Amid all the tents, backpacks, and sleeping bags, I spotted a few interesting camp kitchen items at Outdoor Retailer:
For 2009, Mountain House has reduced the sodium content of ten of its most popular meals, replacing much of the salt content with sea salt and other flavorings. Mountain House also now has ten different meals available in their ProPak packaging, which is smaller, lighter, and vacuum-sealed. The company’s sole new entrée is a Beef Tostada (with “crispy tostada shells” – no word yet on how those survive being stuffed into a backpack).
Not new, but new to me, are the dehydrated meals from Peak Camp ’n Trail. These all-vegetarian offerings are priced between $3 and $4 – more than grocery store ramen, but less than most backcountry-oriented dehydrated meals. The “meat” meals use a wheat-based meat substitute that’s reasonably convincing and pack a decent caloric punch – about 100 calories per ounce for the entrées I sampled.
For those who enjoy watching the sunset with a robust merlot in hand, carrying quality wine into the backcountry just got a little easier. The 1-oz. Platypus PlatyPreserve carries a full 750 ml of any wine, at a fraction of the weight of the original glass bottle. More importantly, the PlatyPreserve addresses wine’s two taste-altering enemies: oxygen and ultraviolet light. By squeezing the PlatyPreserve, you can purge nearly all the air from the container, while a special UV-blocking plastic keeps out the harmful light. Platypus employees claim to have kept wine in the PlatyPreserve for up to six months without noticeable taste degradation. The PlatyPreserve will be available this fall for $13.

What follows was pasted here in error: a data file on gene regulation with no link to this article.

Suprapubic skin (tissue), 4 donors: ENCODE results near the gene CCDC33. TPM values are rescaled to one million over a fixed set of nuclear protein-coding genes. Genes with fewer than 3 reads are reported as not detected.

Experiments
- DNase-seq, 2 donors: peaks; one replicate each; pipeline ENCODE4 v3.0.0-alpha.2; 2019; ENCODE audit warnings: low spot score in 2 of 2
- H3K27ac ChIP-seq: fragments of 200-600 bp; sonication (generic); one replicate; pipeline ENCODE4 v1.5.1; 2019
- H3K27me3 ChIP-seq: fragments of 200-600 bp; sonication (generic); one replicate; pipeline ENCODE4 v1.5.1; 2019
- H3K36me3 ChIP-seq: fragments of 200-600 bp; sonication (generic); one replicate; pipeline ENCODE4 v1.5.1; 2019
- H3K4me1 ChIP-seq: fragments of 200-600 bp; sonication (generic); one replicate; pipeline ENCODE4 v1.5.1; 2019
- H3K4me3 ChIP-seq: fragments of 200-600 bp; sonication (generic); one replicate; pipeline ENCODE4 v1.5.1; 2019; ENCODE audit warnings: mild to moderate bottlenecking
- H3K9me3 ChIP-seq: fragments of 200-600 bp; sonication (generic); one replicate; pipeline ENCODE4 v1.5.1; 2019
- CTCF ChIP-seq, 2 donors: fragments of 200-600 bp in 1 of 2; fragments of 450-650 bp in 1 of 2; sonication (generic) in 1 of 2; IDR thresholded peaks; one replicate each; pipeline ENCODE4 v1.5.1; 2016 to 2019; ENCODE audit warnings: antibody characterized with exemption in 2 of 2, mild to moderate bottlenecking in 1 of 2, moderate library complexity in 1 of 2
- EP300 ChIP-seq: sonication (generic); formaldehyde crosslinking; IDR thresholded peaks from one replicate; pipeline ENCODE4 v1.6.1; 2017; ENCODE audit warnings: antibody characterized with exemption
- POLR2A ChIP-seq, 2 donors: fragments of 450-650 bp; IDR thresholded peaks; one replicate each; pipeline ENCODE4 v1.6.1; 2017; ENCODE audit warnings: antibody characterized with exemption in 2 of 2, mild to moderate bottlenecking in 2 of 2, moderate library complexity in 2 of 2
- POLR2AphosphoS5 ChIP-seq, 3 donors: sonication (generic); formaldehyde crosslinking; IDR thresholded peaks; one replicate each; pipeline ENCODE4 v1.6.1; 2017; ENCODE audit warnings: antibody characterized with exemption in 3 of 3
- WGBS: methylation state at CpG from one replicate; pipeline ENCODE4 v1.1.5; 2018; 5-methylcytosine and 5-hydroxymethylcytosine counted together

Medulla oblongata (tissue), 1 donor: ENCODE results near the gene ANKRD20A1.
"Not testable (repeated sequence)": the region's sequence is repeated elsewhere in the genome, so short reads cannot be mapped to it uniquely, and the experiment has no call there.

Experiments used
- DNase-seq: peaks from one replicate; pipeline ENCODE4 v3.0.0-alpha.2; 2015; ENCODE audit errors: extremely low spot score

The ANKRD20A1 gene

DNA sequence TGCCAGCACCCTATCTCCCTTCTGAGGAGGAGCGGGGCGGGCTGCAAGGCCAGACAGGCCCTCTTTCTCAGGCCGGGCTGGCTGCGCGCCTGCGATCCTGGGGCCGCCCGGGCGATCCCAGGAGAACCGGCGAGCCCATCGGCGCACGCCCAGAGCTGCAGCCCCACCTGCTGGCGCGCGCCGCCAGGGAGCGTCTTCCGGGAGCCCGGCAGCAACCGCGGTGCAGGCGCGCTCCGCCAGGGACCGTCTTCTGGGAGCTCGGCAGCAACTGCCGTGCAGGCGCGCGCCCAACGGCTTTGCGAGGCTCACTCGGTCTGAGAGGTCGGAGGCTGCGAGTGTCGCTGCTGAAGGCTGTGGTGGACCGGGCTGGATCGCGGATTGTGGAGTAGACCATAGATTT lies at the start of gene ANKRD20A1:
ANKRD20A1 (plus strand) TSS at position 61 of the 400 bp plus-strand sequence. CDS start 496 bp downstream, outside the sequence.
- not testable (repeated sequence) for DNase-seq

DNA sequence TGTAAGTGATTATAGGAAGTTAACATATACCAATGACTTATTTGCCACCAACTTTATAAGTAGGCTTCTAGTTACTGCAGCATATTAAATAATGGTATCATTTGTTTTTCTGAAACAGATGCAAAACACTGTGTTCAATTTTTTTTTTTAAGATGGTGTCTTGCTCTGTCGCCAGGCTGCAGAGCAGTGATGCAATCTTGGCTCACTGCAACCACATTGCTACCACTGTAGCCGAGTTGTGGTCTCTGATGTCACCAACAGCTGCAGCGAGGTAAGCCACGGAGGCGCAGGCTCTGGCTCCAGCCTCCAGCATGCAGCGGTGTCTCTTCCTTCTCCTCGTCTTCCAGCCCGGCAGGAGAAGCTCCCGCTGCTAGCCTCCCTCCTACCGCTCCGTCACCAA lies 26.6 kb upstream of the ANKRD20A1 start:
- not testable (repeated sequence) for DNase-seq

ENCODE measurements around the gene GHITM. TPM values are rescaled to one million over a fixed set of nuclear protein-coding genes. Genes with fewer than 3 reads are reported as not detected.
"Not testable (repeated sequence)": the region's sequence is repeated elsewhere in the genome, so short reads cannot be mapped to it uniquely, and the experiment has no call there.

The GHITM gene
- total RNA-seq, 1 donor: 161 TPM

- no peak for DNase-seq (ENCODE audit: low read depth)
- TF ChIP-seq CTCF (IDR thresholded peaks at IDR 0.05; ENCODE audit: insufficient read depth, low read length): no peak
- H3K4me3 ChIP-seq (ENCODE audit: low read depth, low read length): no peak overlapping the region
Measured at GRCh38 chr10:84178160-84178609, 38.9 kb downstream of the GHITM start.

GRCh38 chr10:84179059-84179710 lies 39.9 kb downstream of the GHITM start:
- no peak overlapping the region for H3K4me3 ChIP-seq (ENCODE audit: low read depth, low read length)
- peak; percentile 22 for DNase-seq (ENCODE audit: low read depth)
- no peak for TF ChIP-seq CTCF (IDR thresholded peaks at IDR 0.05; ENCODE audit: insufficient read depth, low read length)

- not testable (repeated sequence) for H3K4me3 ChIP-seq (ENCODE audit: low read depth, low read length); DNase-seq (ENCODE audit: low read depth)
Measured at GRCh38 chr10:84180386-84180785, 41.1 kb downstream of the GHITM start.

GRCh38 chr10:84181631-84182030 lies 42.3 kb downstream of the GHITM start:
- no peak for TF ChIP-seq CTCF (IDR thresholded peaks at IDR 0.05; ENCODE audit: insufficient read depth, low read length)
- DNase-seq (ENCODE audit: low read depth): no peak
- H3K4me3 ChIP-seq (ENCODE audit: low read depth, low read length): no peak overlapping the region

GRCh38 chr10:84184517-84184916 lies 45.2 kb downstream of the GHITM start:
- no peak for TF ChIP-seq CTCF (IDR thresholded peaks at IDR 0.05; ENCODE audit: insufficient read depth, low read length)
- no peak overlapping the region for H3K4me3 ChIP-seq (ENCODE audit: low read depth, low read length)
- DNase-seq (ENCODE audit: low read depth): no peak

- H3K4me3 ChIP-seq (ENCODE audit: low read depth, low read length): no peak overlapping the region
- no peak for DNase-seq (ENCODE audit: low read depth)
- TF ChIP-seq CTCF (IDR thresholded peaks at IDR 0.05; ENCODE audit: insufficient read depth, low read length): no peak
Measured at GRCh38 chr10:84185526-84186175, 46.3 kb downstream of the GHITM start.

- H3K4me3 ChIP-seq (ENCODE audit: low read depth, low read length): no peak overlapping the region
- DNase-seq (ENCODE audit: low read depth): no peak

Speaking of taste, Guyot Designs is introducing the TapGuard, an activated carbon filter that nests in the mouth of Nalgene or other widemouth water bottles. The TapGuard won’t protect against nasties like giardia or cryptosporidium, but it will remove the taste of iodine or chlorine, combining with those treatments to provide a fresh-tasting alternative to pumping.
Harking back to the classic scouting mess kit, “integrated cookware systems” seemed to be all the rage at OR. Bowls, plates, and mugs designed to nest together were on display at the MSR and GSI Outdoors booths. The MSR version is available in pre-packages sets size for 2, 3, or 4 people. Primus’s new EtaPackLight stove includes a plate and bowl, not to mention a locking lid with built-in strainer. Also featuring a strainer-lid is the Vargo Titanium Sierra 750, a traditional Sierra Cup design made large enough to use as a pot or bowl. And to complete your multi-use cookset, Sea to Summit’s AlphaSet utensils have 3-, 4-, and 5-mm hex wrenches built into the handles – potentially useful for emergency stove repairs.